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Q. How will I know if my request has been denied?

A. UCS policy is to accommodate persons with disabilities to the fullest extent possible. If for some reason(s) a request is denied and a suitable alternative accommodation cannot be reached, an appropriate executive-level court manager or administrator will complete the Denial of Accommodation Form and present a copy to the person who has requested the accommodation.

The Denial of Accommodation Form is not used by judges or judicial officers who deny requests for accommodation- those denials are usually made in a written order or stated on the record during a proceeding. If the denial of an accommodation comes from a judge or judicial officer during a proceeding, it is a judicial determination and not an administrative one, and may be subject to judicial, rather than administrative, review.

For more information on the administrative denial of ADA accommodation requests and how to submit a request for administrative reconsideration, please click here
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Q. What can I do if my accommodation is denied?

A. A person who has been denied an accommodation may seek review of that decision. If the decision to deny an accommodation was made by a judge or judicial officer in a pending proceeding, review of that decision must be sought through the regular process of judicial review. If the decision to deny an accommodation was made administratively by a Chief Clerk or District Executive in consultation with the ADA Statewide Coordinator, that decision may be reviewed through the Request for Reconsideration process.

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Q. How do I file a general complaint about access to the courthouse and or to programs and services?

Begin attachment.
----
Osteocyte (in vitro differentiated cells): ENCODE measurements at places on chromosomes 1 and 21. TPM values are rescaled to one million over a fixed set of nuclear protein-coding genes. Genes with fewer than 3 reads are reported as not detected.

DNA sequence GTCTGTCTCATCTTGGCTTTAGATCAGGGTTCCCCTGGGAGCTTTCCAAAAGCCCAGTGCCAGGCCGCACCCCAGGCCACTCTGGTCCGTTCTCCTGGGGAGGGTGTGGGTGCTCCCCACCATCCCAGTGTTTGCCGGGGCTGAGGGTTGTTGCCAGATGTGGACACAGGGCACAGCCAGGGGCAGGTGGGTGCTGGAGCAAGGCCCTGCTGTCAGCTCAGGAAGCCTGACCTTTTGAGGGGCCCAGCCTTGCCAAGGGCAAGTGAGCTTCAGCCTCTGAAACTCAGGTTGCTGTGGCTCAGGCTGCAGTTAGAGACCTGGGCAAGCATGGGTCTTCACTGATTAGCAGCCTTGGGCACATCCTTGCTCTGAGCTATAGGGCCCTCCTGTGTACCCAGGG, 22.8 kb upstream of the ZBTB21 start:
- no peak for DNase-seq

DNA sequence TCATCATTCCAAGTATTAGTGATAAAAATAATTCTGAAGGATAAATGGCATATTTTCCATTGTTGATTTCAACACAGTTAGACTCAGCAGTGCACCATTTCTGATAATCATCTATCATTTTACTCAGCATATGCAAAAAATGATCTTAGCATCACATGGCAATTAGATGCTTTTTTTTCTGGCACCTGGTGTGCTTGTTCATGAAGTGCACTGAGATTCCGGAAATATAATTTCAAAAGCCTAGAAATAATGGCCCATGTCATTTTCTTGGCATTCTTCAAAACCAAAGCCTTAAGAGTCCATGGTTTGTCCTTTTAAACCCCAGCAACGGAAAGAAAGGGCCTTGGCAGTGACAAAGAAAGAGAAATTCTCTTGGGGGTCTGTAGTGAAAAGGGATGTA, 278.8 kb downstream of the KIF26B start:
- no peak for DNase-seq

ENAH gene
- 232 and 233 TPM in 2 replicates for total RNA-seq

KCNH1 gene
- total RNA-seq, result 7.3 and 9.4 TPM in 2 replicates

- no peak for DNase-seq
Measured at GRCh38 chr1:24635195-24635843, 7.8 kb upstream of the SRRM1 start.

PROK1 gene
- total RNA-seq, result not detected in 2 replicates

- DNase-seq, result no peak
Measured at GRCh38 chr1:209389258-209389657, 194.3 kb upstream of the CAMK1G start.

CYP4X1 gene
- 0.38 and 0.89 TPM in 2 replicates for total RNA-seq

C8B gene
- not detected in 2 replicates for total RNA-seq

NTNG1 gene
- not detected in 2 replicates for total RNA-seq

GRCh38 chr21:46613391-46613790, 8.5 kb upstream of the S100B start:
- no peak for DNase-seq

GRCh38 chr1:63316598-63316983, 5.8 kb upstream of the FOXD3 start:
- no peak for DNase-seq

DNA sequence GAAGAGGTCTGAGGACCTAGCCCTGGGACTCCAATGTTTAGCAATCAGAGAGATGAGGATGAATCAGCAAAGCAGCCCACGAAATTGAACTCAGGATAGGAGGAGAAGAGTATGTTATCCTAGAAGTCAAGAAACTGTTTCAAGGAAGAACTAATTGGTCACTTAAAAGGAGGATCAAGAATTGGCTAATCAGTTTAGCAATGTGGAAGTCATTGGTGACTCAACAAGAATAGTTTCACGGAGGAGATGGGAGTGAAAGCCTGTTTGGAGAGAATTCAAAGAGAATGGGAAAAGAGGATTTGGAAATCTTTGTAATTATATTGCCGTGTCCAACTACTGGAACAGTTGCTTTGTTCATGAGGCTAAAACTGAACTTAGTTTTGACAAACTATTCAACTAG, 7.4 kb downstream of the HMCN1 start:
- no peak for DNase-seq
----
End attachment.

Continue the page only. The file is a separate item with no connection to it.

A. At times, a court user may not be seeking a reasonable accommodation for him/herself but might still wish to register a general complaint or express concern about some aspect of the accessibility of the courthouse or the services, programs and activities of the court. This may bring to light a problem that might otherwise go unnoticed but which needs to be addressed, and we welcome the chance to address it.

If such a complaint arises, it should be put in writing, either by the court user with the assistance of a court employee, and directed to either the District Executive (in courts outside NYC) or the Chief Clerk of the Court (in courts inside NYC), with a copy to the Statewide ADA Coordinator. Provide as much contact information as possible (name, address, email, and phone number) so that a response can be provided.

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Q. How do I file a complaint if I think that I have been discriminated against because of my disability?

A. If a court user believes that he or she has been subjected to disability discrimination by a court employee, the court user should contact the Office of the Managing Inspector General for Bias Matters at (877)-2EndBias, (646) 386-3507, or email:

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Q. How does the court system accommodate jurors?